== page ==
Sarcopenia found in adults with learning disabilities at a lower age than in the general population


Sarcopenia is the degenerative loss of skeletal muscle mass associated with ageing. It is also a component of frailty syndrome.
The researchers in this Dutch study identified that this issue had been little studied in people with learning disabilities. They worked with 884 older people described as having borderline to profound learning disabilities, all aged 50 years and over to identify the prevalence of sarcopenia.

They carried out logistic regression analyses to identify associations of sarcopenia with characteristics of the people in the study, their mobility, physical activity, intake of energy and proteins, body mass index (BMI) and levels of CRP (C-reactive protein the levels of which in the blood might rise in response to inflammation), albumin and vitamin D in serum.

What they found was a prevalence of sarcopenia of 14.3% in total group. For those aged group 50–64, the prevalence was 12.7%.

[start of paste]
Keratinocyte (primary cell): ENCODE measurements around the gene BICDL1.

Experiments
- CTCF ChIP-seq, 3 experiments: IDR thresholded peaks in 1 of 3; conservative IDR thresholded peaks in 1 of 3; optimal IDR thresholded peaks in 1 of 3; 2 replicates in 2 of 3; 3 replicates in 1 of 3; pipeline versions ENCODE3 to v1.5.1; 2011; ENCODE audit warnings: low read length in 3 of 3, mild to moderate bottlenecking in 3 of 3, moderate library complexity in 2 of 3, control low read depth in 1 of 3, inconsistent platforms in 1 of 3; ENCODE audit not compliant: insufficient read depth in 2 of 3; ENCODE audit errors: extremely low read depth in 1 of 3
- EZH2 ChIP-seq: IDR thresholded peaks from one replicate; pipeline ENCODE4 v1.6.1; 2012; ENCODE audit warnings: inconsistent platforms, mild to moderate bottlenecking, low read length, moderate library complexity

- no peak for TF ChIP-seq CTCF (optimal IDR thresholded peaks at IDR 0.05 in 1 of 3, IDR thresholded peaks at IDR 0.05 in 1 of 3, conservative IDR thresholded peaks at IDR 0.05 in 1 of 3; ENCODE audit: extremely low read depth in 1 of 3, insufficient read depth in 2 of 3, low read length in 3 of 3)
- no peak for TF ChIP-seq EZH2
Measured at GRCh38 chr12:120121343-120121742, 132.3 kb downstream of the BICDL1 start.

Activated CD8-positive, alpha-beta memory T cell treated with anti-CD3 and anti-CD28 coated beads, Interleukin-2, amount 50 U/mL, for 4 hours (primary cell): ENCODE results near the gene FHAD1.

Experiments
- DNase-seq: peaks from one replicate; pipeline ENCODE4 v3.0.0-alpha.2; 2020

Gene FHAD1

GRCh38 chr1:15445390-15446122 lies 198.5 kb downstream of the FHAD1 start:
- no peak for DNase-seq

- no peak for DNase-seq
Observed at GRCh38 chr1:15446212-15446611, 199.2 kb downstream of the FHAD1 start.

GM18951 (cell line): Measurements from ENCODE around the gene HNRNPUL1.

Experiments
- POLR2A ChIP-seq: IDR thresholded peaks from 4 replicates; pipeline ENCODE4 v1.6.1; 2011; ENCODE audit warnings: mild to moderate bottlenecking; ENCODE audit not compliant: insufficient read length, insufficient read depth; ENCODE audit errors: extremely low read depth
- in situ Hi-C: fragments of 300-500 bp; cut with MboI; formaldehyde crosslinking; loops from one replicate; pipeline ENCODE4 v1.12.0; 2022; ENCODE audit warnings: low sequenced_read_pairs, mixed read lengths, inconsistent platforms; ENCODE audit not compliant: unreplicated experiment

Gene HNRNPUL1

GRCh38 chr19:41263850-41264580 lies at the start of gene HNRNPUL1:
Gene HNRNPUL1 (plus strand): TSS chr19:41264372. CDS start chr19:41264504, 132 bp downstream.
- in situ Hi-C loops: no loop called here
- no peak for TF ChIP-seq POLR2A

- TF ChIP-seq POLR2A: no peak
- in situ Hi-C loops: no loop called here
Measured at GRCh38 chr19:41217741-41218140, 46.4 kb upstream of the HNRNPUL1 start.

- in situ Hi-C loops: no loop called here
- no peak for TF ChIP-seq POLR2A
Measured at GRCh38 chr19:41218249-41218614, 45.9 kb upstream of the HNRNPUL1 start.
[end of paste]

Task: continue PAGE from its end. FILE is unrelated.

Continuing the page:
In terms of the associations they looked for, Sarcopenia was positively associated with mobility impairment and inflammation and negatively with BMI.

Studies of prevalence of sarcopenia in healthy adults aged over 64 have found rates over over 20%, whereas this study found prevalence rates lower than this, but in a younger age group and that there were particular risk groups including those with low BMI or mobility impairment.

They suggest there is a need for further research to collect longitudinal data to further study the impact of sarcopenia on older adults with learning disabilities

Prevalence and associated factors of sarcopenia in older adults with intellectual disabilities, Bastiaanse L et al., in Research in Developmental Disabilities, 33, 6, 2004–2012

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John Northfield

After qualifying as a social worker, John worked in community learning disability teams before getting involved in a number of long-stay hospital closure programmes, working to develop individual plans for people moving into their own homes. He worked for BILD, helping to develop the Quality Network and was editorial lead for the NHS electronic library learning disabilities specialist collection. This led him to found the Learning Disabilities Elf site with Andre Tomlin as a way of making the evidence accessible to practitioners in health and social care. Most recently he has worked as part of Mencap's national quality team and also been involved in a number of national website developments, including the General Medical Council's learning disabilities site.

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